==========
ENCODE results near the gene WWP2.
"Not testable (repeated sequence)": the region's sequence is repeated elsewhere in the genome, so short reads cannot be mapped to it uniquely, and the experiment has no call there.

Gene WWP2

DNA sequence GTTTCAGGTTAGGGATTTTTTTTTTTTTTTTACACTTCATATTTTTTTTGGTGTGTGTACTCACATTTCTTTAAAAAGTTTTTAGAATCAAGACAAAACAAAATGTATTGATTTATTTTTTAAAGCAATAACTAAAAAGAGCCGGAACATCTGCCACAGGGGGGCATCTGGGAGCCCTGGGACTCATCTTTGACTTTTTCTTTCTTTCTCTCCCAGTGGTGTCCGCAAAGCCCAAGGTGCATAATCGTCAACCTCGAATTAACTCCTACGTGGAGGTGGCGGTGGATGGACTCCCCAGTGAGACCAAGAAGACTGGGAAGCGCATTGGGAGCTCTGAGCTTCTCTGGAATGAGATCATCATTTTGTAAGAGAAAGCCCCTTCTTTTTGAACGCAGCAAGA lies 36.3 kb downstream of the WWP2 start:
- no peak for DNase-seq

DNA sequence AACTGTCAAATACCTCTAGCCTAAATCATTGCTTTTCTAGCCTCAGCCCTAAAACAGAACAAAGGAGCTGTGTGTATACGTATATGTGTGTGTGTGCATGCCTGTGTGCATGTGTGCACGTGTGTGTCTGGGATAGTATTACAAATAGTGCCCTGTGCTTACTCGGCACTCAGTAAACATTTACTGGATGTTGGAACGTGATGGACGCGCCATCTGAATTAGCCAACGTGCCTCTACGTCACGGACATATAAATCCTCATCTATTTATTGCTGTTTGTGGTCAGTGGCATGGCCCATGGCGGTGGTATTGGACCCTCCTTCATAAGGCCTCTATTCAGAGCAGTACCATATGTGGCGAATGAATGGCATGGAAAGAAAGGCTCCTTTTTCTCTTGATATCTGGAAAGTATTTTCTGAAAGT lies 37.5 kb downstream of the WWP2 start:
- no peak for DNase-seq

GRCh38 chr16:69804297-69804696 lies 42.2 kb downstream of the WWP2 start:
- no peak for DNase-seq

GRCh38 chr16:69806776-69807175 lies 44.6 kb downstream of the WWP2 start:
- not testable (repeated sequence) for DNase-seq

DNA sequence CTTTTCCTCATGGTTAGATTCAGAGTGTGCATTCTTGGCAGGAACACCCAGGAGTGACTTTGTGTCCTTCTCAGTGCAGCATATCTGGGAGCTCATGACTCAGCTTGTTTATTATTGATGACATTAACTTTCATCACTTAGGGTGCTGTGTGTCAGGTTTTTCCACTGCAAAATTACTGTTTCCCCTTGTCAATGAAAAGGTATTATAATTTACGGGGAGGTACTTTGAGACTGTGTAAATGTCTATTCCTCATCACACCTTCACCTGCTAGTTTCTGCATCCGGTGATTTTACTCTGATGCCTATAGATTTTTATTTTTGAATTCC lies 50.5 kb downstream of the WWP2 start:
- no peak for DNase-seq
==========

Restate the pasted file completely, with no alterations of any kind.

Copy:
ENCODE results near the gene WWP2.
"Not testable (repeated sequence)": the region's sequence is repeated elsewhere in the genome, so short reads cannot be mapped to it uniquely, and the experiment has no call there.

Gene WWP2

DNA sequence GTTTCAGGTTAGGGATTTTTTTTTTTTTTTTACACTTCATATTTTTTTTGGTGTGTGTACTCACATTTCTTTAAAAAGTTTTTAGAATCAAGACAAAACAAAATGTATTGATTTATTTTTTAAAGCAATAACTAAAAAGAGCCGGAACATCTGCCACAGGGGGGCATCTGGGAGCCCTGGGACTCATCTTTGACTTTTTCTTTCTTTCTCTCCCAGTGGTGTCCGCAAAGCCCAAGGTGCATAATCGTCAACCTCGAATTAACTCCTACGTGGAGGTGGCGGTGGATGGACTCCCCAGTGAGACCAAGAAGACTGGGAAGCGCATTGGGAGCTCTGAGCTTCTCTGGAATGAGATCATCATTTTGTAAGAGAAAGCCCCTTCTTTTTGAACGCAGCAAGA lies 36.3 kb downstream of the WWP2 start:
- no peak for DNase-seq

DNA sequence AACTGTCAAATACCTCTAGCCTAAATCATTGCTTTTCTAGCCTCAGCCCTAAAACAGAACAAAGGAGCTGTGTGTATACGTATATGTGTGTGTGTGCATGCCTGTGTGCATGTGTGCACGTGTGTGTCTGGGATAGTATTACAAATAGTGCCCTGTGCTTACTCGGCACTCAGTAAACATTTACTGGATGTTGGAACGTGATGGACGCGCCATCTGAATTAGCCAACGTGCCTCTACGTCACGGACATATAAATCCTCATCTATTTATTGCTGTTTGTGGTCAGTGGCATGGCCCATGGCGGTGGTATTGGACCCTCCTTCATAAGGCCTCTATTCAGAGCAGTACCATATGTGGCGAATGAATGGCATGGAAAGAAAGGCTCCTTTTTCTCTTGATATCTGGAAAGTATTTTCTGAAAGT lies 37.5 kb downstream of the WWP2 start:
- no peak for DNase-seq

GRCh38 chr16:69804297-69804696 lies 42.2 kb downstream of the WWP2 start:
- no peak for DNase-seq

GRCh38 chr16:69806776-69807175 lies 44.6 kb downstream of the WWP2 start:
- not testable (repeated sequence) for DNase-seq

DNA sequence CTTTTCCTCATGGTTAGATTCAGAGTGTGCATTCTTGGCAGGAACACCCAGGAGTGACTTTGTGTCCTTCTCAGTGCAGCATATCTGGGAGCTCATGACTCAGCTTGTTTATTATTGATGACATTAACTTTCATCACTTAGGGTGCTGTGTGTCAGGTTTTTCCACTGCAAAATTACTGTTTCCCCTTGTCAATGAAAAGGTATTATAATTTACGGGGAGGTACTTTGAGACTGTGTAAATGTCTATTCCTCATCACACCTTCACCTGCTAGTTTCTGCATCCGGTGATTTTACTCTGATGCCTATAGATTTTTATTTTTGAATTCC lies 50.5 kb downstream of the WWP2 start:
- no peak for DNase-seq